“The suicide rate continues to rise,” she said. “I am pleading with Scott Morrison to do more. I have taken it on myself with others to start up a mental health and suicide prevention action group, because if not me, then who? I am disgusted at the lack of support. I am disgusted at the lack of facilities…. My brother was a beautiful, kind soul, who was lost in the system.”

At an event where I appeared as an ambassador for Australians for Mental Health, a woman called Connie Boglis spoke eloquently of her partner, Jesse Bird, who ended his life on 27 June 2016. It was the same story – heartbreaking loss to those left behind, a human being let down by the system. “He joined the Army as a rifleman in 2007, deployed to Afghanistan in June 2009, returned a different person in February 2010,” she told me. “Ended his life six years later.’”

The service dogs programme in Sydney is helping John Hume, a Vietnam veteran, to overcome PTSD

Darryl Wade, a clinical psychologist who works with veterans, told me this: “Forty seven Australians lost their lives in combat in Iraq and Afghanistan; 350 have ended their own lives through suicide since coming home. Think how many others are struggling if that is the suicide rate.” Connie and Jesse Bird’s family now campaign non-stop, not just for better services but also to have victims of suicide recognised at the National War Memorial at Canberra. “I don’t want to glorify suicide but we need to educate people about the truth, and give survivors a place to remember, to grieve, just be,” Connie said.

Next to Connie was Annette Baker, a mother who lost her daughter, Mary, to suicide. Mary, aged just 15, who had an eating disorder, died eight years ago. Annette sat through the entire event, from start to finish, crying without stopping. “The pain never goes. It never will,” she said.

I met Dan Andrews in his Melbourne office after a meeting with commissioners at the Federal Productivity Commission, currently undertaking an inquiry into how mental health can support economic participation and enhance productivity and growth. Andrews and I were on the same page. As I had said in a speech in Sydney the night before: “For old lefties like me, it is obvious why we would get involved in campaigning on this – we are the nice guys, with the touchy-feely values, and we want to look after the most vulnerable, and the State has a role in that. But for the most hard-headed Aussie Liberal, British Tory, American Republican, there is a great deal of money to be saved and made for the economy.” Andrews put it like this: “The social justice argument – no-brainer. But the driest of the dry on economics should see it is a no-brainer for them too.”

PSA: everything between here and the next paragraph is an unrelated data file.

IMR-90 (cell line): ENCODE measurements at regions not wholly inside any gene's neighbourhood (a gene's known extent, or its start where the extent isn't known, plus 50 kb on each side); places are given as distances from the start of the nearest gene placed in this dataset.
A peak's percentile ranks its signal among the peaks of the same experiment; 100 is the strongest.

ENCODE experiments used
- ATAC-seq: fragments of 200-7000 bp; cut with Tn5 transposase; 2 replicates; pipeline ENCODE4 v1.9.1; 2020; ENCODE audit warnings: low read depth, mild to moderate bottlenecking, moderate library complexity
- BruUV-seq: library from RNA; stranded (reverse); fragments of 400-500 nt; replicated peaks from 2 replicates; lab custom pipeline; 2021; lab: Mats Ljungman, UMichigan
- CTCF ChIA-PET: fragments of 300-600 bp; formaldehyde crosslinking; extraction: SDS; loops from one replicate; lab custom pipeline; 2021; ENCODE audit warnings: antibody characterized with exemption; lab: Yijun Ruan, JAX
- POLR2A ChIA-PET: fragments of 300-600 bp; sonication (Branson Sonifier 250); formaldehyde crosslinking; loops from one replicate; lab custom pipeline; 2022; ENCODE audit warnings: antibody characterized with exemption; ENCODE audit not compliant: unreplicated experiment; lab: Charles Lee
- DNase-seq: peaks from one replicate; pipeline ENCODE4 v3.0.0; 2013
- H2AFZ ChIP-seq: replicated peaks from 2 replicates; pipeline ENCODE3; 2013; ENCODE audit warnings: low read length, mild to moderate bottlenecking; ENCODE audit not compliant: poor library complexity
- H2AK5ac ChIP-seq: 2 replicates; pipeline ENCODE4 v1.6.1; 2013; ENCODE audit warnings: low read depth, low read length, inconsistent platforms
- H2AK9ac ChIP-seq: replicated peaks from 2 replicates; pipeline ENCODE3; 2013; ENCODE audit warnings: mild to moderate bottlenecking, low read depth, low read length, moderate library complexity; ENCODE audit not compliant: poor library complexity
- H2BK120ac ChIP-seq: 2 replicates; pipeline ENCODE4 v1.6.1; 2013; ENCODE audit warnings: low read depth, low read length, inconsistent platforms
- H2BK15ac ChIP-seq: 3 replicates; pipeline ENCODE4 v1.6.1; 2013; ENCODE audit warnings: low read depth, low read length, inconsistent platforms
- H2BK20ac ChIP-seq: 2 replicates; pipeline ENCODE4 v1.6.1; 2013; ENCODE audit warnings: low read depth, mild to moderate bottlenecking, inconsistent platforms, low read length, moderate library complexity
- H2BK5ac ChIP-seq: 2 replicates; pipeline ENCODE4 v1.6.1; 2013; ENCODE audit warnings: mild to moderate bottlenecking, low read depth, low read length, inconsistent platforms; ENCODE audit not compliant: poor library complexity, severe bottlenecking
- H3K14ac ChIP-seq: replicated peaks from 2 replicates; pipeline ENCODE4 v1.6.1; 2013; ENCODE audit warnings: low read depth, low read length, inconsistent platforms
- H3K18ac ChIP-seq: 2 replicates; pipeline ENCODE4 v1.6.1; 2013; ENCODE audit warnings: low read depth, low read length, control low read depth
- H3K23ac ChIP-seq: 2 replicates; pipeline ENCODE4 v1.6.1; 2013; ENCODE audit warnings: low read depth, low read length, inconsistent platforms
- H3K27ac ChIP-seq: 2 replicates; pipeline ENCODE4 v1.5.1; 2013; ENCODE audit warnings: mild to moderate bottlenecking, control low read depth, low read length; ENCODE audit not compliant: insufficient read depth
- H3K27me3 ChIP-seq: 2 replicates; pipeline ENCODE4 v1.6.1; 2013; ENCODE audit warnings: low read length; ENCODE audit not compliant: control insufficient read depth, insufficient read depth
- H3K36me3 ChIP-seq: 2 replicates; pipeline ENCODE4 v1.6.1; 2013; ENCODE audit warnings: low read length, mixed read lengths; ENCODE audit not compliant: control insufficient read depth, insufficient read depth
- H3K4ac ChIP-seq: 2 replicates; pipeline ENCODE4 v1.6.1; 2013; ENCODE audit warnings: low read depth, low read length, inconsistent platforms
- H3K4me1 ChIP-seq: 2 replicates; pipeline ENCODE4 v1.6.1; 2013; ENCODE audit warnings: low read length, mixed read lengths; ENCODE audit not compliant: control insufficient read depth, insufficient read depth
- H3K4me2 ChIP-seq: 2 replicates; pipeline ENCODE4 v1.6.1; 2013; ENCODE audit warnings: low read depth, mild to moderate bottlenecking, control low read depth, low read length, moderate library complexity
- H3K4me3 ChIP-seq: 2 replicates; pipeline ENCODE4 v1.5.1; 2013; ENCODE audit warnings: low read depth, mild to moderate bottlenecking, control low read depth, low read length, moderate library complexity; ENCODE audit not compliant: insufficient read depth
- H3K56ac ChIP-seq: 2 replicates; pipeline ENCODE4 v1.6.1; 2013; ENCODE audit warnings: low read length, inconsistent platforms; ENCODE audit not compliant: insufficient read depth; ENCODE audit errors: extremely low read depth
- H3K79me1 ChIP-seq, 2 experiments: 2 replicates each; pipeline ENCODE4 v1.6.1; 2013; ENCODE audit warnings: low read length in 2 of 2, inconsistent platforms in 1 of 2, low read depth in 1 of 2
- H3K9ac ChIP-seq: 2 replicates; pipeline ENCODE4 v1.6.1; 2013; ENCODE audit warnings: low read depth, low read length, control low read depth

If Morrison has set a bold goal with his zero-suicide pledge, Andrews has done something even bolder. He has announced, in advance even of seeing the Royal Commission first draft, that he will implement whatever they recommend.

“Hey, if we are going to do it, we have to do it. The Commission is full of sensible people. They will come up with sensible stuff. And as you know, this is an issue whose time has come. Incremental won’t do it.”

191 pairs of shoes lie on Bondi beach, symbolising the men who die by suicide each month

So why not Britain? Why can’t the UK be to mental health what Ireland was to smoking, or the Scandinavians were to welfare and education?

When Theresa May spoke for the first time as Prime Minister, promising to address burning injustices, she said mental illness was one of them, and dealing with it would be a priority. I suggest she looks up “priority” in the dictionary. The injustices still burn. Many services have gone backwards. Child and adolescent mental health services, in many parts of the country, are in crisis.

For her predecessor David Cameron it was a “priority” too. He made a series of “historic pledges”. One was that if you had psychosis you would see a psychiatrist within a maximum of two weeks. I have had psychosis. The physical health equivalent would be smashing through a car windscreen and breaking a dozen bones as you bounce down the highway. No parity between mental and physical health there. “Don’t worry,” the ambulance driver tells the car crash victim lying in the road. “We will have someone here for you in two weeks.”

I don’t underestimate the difficulties. There are many demands on the public purse and politicians’ time. Also, centuries of stigma impact them too. How else to explain that only half a dozen of our Parliamentarians have openly talked of their own mental health challenges, given the demands of political life?